Life after separation is a difficult time for most people, add the extra worry of having to work out how your children are going to spend time with each parent, and there is no wonder why parents can be left feeling overwhelmed. However, if you and your ex-partner can agree about the care arrangements for the children, there are two options available to make moving forward with family life after separation more amicable, either by way of a Parenting Plan or a Consent Order. But what is the difference? Let me explain.

Parenting Plans

A parenting plan is an informal, written agreement made between the parents which outlines the care arrangements for your children.  There is no set form, it can be short, simple and written on any sort of paper. It only requires that both parents come to an agreement in writing and is signed by both parents. You can amicably come to an agreement between yourselves or with the help of a counselor without the need for a lawyer.  However, the downside to a parenting plan is that it is not enforceable in Court if you or your ex-partner do not follow the plan as agreed.

If you need help drawing up a parenting plan, head to Relationship Australia’s website at www.relationships.org,au They have a downloadable booklet that is free, it covers how to make a parenting plan and the practical issues of parenting such as parenting style and the living arrangements of the Children.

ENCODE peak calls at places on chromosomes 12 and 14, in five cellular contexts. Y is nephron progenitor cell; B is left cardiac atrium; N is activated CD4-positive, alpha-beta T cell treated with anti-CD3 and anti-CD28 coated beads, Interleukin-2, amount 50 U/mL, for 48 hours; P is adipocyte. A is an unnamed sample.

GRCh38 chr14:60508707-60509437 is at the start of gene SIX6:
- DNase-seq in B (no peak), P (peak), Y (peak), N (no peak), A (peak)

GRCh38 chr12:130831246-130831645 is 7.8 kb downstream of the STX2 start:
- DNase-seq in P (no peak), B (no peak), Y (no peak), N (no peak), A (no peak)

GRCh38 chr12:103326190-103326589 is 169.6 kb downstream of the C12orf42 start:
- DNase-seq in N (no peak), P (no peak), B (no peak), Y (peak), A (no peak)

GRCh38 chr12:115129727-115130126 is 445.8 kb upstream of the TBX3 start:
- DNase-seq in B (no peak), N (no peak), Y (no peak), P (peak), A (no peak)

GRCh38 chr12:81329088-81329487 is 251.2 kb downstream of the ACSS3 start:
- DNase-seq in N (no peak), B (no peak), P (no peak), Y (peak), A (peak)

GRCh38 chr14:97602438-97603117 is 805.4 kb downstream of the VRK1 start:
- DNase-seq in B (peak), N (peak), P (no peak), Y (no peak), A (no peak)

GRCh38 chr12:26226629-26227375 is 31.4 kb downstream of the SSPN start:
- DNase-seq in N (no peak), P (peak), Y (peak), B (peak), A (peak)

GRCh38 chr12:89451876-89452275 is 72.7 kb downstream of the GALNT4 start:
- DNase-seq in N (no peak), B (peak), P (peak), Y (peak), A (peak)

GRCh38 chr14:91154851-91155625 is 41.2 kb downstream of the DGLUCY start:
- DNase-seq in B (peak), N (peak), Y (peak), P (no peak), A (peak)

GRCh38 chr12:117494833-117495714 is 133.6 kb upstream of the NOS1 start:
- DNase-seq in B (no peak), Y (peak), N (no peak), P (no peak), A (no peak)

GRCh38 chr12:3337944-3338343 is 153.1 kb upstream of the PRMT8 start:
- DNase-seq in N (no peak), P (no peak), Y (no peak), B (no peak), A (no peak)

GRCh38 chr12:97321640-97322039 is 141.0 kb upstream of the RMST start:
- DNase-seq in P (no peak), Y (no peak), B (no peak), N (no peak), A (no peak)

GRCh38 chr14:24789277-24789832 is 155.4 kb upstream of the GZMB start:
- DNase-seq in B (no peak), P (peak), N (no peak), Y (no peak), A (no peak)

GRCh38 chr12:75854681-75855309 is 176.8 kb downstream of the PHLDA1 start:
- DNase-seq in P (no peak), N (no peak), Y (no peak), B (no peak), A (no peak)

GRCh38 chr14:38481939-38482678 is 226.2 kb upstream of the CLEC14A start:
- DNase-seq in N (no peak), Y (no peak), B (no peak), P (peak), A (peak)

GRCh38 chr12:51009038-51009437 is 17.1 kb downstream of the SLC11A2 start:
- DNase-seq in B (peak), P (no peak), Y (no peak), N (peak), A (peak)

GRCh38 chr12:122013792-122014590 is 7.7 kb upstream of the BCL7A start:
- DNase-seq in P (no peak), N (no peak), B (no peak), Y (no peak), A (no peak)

Consent Orders

However, if you and your ex-partner prefer something more formal, consent orders are a better option. Like a parenting plan, consent orders is an agreement made between the parents which deals with the care arrangements for the children. However, the difference between a parenting plan and consent orders is that consent orders are filed in Court so they must be followed by the parents. In the event either parent breaches the orders, the aggrieved parent can make an application to the Gold Coast or Brisbane Court to have the Orders enforced.

Consent orders can be made and filed by separated parents of children at any time. If your case is in Court because you and your ex-partner cannot agree, once an agreement is reached consent orders can be filed. Orders can also be made on their own where no Court action has begun.  You and your ex-partner may simply wish to make your arrangement formal so you have certainty the agreement can be enforced.

Seeking legal advice to a Brisbane family lawyer before making application for consent orders is highly recommended. It is important to know exactly what you are agreeing to because if you don’t follow the consent orders you are breaking the law. The Court will enforce the orders and may issue you a penalty. Also, once made, changing orders could be difficult if both parties don’t agree.

Whether a parenting plan or consent orders are appropriate varies. Each family is unique, and what is right for one family, may not be right for another.  However, if certainty is important to you and your ex-partner, consent orders are the better option given a remedy is available to either parent if the orders are not followed.

We offer a fixed fee at Collective Family Law Group in Brisbane or Gold Coast for parents wishing to enter into consent orders. If you have reached an amicable agreement and you are ready to finalise it with Consent Orders, we offer fixed fee Consent Orders. Phone us for a free appointment to get your Orders started.